I am no longer employed at USA TODAY, a company that was my work home for almost eight years.
Over eight years, I rose from a social media editor to a writer to a columnist and finally the Sports Media Group’s Race and Inclusion editor. I was committed to USA TODAY and my subsection, For The Win, dedicating nights and weekends to building traffic, breaking stories and pushing for equitable coverage of marginalized communities. The job was the most fulfilling adventure of my life and my team at For The Win remain like family.
On Monday night, I sent a tweet responding to the fact that mass shooters are most likely to be white men. It was a dashed off over-generalization, tweeted after pictures of the shooter being taken into custody surfaced online. It was a careless error of judgement, sent at a heated time, that doesn’t represent my commitment to racial equality. I regret sending it. I apologized and deleted the tweet.
By Tuesday morning, after the shooter was identified as Ahmad Al Aliwi Alissa, several high profile alt-right Twitter accounts picked up the tweet as an example of anti-white bias and racism against whites.
You can guess what happens next.
There was social media outrage, threats and harassment towards me, and by the end of the day, USA TODAY had relieved me of my position as a Race and Inclusion editor.
I wish I were more surprised by it, but I’m not. Some part of me has been waiting for this to happen because I can’t do the work I do and write the columns I write without invoking the ire and anger of alt-right Twitter. There is always the threat that tweets which challenge white supremacy will be weaponized by bad faith actors. I had always hoped that when that moment inevitably came, USA TODAY would stand by me and my track record of speaking the truth about systemic racism.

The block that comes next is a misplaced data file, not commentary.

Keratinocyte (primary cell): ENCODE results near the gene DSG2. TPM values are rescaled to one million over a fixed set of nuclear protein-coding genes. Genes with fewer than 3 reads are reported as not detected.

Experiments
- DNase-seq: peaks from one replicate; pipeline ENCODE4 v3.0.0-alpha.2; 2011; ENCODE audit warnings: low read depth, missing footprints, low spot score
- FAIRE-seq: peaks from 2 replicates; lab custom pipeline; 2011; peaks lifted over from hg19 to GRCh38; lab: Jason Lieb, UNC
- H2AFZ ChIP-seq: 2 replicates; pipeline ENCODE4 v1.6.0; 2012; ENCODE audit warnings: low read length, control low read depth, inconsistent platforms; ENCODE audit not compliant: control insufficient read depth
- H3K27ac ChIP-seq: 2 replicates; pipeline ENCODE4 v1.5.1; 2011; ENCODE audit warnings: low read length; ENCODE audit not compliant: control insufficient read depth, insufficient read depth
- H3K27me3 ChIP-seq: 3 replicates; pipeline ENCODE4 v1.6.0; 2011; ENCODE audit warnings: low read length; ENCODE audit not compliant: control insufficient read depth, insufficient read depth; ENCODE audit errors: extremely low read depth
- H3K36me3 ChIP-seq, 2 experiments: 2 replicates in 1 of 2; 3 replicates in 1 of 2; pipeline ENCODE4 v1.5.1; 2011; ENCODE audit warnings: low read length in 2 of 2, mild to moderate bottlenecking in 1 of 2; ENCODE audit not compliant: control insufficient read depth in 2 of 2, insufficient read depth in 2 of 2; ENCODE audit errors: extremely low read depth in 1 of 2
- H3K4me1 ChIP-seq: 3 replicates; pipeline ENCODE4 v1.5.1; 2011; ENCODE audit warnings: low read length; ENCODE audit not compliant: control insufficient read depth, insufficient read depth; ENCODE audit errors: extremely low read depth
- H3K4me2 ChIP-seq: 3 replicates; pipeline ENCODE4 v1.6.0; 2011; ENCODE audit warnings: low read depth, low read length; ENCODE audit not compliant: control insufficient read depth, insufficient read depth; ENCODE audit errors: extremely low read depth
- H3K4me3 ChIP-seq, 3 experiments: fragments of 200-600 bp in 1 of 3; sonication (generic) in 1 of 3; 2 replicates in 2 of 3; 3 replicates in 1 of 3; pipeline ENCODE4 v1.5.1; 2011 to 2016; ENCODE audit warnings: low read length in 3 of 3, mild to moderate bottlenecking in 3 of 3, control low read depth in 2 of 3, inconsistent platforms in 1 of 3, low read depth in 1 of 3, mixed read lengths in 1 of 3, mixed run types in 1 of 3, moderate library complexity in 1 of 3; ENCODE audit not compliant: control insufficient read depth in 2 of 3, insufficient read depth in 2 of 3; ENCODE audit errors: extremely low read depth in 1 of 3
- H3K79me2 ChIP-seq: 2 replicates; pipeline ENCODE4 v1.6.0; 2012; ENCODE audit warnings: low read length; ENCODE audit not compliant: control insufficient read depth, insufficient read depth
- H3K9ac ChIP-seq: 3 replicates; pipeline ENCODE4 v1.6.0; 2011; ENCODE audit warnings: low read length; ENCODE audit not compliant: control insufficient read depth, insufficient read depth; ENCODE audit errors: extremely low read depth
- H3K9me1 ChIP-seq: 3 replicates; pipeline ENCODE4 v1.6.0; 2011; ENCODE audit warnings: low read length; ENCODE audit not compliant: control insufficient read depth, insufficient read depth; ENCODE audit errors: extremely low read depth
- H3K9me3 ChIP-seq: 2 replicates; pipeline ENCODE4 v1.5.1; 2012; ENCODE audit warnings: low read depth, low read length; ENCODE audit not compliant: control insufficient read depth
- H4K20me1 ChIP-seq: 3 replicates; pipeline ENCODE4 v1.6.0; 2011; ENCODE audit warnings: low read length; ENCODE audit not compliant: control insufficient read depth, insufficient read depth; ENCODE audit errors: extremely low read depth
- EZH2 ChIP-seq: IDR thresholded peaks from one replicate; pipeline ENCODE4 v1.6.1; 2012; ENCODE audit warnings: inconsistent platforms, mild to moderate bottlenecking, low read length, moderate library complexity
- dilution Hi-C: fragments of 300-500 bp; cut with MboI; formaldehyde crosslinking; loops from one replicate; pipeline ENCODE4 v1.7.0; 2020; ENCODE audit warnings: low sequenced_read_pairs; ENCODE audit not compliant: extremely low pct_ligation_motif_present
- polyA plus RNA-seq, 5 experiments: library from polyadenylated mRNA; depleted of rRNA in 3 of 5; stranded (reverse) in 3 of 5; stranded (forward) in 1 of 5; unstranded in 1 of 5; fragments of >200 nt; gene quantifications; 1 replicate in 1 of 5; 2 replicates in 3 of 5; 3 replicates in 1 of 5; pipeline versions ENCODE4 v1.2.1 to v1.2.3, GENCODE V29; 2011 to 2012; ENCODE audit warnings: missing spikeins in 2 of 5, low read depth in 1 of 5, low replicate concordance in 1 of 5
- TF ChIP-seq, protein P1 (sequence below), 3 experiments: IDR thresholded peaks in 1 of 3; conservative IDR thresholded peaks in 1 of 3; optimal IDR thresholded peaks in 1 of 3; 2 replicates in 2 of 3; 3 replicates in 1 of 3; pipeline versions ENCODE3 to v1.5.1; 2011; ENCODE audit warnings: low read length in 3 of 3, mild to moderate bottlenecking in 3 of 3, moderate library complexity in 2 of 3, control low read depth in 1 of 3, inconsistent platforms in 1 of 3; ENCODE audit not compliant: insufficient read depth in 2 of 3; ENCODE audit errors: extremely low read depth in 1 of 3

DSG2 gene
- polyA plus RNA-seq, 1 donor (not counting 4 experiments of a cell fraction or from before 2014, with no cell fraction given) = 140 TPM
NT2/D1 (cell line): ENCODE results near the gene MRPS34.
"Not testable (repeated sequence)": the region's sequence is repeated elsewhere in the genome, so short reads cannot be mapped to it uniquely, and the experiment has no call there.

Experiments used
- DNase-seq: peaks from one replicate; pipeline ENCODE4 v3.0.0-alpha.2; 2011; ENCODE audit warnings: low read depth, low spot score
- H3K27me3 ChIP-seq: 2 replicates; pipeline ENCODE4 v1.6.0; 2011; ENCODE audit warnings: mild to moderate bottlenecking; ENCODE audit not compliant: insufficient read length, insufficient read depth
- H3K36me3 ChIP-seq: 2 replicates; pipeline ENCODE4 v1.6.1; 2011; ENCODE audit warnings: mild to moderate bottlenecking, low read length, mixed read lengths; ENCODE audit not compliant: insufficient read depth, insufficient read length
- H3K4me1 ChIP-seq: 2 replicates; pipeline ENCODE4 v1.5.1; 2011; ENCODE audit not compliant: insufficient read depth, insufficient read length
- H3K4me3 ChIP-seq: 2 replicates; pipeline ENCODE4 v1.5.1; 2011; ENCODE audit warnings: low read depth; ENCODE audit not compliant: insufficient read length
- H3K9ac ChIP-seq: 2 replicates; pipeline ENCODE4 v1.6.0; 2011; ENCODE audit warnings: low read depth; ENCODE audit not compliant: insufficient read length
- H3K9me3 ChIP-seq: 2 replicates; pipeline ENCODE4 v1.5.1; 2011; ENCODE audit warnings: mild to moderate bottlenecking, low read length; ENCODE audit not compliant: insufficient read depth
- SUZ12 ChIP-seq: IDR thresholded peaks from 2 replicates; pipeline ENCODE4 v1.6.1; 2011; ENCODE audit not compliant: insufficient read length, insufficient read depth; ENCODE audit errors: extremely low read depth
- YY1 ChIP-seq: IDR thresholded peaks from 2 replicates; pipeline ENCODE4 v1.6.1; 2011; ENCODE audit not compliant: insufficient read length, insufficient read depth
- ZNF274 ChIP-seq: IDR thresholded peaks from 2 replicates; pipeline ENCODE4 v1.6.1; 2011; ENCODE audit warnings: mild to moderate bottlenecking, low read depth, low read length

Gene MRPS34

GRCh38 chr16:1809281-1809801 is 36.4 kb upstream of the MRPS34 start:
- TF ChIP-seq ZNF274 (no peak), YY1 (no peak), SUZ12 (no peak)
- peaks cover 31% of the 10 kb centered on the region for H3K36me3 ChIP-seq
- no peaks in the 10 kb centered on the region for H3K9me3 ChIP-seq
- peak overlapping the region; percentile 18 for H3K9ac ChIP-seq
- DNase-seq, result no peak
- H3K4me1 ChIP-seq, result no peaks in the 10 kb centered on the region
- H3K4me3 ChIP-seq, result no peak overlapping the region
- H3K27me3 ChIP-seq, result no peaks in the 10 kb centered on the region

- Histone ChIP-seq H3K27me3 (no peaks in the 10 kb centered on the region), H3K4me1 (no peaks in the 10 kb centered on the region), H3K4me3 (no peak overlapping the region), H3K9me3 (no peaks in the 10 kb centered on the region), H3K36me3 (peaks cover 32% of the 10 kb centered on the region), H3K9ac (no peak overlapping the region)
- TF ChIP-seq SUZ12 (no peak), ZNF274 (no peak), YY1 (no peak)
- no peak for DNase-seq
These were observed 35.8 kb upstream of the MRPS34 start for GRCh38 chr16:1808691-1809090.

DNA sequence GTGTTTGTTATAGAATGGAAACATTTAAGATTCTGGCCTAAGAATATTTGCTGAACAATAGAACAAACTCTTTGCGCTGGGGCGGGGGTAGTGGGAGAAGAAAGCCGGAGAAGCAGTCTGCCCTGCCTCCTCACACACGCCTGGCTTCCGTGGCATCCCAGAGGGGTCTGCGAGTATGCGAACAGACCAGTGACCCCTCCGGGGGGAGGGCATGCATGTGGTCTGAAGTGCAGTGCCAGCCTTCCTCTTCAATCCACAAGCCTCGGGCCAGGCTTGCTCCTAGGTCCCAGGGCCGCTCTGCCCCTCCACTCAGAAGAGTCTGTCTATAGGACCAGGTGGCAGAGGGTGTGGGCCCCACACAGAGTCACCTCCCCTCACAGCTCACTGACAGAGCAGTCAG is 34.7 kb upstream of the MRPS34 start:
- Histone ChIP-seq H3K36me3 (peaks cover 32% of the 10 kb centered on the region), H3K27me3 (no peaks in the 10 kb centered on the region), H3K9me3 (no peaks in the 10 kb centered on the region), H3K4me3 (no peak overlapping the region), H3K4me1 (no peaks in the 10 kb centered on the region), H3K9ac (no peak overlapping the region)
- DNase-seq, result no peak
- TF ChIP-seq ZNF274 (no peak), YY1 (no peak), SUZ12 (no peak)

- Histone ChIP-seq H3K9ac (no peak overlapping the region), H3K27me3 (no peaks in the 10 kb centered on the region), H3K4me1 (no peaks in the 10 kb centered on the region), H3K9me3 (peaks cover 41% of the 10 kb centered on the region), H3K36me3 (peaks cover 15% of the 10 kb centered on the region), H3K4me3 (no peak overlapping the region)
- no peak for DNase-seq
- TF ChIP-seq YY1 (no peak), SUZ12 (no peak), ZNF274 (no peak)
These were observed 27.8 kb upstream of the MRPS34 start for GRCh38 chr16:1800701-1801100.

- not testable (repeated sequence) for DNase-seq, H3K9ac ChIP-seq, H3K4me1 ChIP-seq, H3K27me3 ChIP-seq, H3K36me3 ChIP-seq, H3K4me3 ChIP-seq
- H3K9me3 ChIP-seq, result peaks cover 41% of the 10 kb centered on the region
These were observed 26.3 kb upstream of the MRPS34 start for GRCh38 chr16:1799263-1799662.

That, obviously, did not happen.
In the email announcing that I had been fired, USA TODAY’s standards and ethics editor said I had been previously disciplined for a similar situation, but did not offer specifics. In my recollection, there are only two other tweets I’ve sent that USA TODAY found problematic. In one tweet, from roughly 2017, I called out a reporter’s white privilege. In another, from 2018, I pushed back against a USA TODAY Sports column, because the piece dismissed the human rights violations in Qatar as “a little on the repressive side.”
My previous tweets were flagged not for inaccuracy or for political bias, but for publicly naming whiteness as a defining problem. That is something USA TODAY, and many other newsrooms across the country, can not tolerate.
Like many BIPOC writers in newsrooms I’ve also dealt with the constant micro-aggressions and outright racist remarks from the majority white staff.
On two separate occasions, I was asked to edit a piece on young black golfers, but warned not to use language that would alienate white audiences. In my first meeting with a new manager in the Sports Media Group, he interrupted as I was informing him about my qualifications and asked, “Actually, can you tell me where you’re originally from?”
There’s also the USA TODAY Sports editor, who, upon learning his daughter was going to marry an Indian man, only spoke to me to ask questions about what it was like to be Indian, never about my actual beat as an NHL writer. Then there’s the standards and ethics meeting I attended, where an editor argued it was OK to deadname transgender people.
I could go on. Over almost 8 years, plenty of incidents have piled up.